Whirlpools are an everyday experience in a bath tub: When the water is drained a circular vortex is formed. Typically, such whirls are rather stable. Similar...

Im Focus: Breaking the bond: To take part or not?

Physicists working with Roland Wester at the University of Innsbruck have investigated if and how chemical reactions can be influenced by targeted vibrational excitation of the reactants. They were able to demonstrate that excitation with a laser beam does not affect the efficiency of a chemical exchange reaction and that the excited molecular group acts only as a spectator in the reaction.

A frequently used reaction in organic chemistry is nucleophilic substitution. It plays, for example, an important role in in the synthesis of new chemical...

Im Focus: New 2D Spectroscopy Methods

Optical spectroscopy allows investigating the energy structure and dynamic properties of complex quantum systems. Researchers from the University of Würzburg present two new approaches of coherent two-dimensional spectroscopy.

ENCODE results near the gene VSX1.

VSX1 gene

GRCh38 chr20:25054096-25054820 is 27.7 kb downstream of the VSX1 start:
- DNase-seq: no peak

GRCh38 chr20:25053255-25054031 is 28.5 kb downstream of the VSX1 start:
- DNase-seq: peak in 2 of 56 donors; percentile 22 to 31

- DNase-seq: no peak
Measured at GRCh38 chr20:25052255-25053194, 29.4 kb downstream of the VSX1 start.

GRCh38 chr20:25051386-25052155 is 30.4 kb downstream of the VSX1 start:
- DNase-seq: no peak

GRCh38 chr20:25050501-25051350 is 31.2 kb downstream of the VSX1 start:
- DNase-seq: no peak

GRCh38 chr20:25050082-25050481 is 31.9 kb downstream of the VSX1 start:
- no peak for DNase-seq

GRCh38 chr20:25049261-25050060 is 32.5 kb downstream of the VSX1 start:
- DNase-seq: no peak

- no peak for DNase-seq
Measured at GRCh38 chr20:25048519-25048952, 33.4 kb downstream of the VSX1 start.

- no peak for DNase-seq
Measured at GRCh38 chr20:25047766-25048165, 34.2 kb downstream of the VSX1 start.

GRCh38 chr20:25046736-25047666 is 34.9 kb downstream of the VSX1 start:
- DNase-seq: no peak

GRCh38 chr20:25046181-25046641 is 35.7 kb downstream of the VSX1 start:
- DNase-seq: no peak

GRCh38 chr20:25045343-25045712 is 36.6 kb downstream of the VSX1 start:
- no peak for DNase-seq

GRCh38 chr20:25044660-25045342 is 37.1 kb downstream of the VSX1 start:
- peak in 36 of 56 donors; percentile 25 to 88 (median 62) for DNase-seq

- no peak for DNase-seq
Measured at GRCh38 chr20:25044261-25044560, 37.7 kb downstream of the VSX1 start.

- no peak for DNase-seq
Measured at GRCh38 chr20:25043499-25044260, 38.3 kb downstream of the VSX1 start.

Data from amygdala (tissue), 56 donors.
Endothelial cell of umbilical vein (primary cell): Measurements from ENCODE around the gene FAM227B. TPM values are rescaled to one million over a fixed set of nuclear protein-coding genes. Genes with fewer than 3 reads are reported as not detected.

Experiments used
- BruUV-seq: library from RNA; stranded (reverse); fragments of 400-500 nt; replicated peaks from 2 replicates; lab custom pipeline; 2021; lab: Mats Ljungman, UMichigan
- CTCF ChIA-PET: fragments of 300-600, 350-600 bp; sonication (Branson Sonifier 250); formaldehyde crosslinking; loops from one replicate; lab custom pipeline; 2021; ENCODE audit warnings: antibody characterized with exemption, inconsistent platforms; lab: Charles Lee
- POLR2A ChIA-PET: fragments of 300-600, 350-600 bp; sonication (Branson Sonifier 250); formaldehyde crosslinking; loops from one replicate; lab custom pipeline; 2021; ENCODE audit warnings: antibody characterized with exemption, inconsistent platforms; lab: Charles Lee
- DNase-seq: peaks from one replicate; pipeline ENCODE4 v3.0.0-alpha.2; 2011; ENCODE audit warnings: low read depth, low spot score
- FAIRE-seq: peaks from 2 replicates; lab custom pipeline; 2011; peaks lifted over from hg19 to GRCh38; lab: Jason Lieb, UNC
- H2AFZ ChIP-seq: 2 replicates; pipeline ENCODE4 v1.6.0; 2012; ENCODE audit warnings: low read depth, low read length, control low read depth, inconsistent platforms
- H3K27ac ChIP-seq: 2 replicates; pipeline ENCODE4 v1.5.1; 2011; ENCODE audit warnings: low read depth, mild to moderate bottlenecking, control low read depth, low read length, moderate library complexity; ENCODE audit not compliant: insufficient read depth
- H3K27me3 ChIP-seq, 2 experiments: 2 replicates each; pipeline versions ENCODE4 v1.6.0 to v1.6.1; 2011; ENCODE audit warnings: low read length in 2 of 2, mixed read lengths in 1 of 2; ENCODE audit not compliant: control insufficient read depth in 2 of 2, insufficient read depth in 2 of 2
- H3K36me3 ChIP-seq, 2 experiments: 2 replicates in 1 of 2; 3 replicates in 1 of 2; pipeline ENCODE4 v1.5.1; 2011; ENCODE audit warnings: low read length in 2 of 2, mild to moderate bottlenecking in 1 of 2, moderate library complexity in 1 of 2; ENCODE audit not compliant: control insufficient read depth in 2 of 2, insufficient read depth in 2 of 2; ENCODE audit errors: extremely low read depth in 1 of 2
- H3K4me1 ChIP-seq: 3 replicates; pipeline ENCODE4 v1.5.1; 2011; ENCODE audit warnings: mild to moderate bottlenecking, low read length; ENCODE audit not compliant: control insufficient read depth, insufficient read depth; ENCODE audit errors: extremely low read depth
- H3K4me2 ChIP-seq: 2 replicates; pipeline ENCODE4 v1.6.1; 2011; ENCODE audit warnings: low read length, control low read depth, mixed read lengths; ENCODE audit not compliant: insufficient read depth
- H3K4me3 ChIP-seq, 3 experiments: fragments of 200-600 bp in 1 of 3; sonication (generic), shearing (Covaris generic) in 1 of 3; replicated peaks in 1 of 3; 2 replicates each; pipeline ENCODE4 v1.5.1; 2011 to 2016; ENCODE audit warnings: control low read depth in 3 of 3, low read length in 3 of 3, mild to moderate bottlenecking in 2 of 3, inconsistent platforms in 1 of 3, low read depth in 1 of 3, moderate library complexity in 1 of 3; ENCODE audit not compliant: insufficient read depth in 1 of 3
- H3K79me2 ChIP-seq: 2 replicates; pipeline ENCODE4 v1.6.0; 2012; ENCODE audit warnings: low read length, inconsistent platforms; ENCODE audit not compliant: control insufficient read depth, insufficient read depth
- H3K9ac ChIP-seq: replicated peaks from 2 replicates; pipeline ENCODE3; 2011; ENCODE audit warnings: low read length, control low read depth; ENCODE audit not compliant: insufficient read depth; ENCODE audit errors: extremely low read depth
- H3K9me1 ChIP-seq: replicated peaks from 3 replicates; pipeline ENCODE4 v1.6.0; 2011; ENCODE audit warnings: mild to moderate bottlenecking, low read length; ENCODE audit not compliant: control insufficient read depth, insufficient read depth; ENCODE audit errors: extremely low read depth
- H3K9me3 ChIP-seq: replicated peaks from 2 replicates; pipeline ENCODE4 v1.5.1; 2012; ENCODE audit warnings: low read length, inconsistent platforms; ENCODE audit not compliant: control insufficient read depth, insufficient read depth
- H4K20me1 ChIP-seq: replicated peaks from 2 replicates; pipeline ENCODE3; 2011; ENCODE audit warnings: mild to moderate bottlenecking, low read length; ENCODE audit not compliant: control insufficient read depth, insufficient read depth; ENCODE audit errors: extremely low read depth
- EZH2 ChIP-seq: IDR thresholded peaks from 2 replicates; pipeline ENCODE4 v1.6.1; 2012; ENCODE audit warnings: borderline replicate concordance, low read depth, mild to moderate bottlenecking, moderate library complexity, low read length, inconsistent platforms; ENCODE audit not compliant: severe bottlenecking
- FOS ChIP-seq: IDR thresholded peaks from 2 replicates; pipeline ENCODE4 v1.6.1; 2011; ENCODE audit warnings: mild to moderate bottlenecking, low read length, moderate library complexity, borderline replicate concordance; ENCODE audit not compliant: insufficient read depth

"Put an excitation into the system and observe how it evolves." According to physicist Professor Tobias Brixner, this is the credo of optical spectroscopy....

All Focus news of the innovation-report >>>

Anzeige

Anzeige

VideoLinks
Industry & Economy
Event News

Leading experts in Diabetes, Metabolism and Biomedical Engineering discuss Precision Medicine

13.07.2018 | Event News

Conference on Laser Polishing – LaP: Fine Tuning for Surfaces

12.07.2018 | Event News

11th European Wood-based Panel Symposium 2018: Meeting point for the wood-based materials industry

03.07.2018 | Event News

 
Latest News

A smart safe rechargeable zinc ion battery based on sol-gel transition electrolytes

20.07.2018 | Power and Electrical Engineering

Reversing cause and effect is no trouble for quantum computers

20.07.2018 | Information Technology

Princeton-UPenn research team finds physics treasure hidden in a wallpaper pattern

20.07.2018 | Materials Sciences

VideoLinks
Science & Research
Overview of more VideoLinks >>>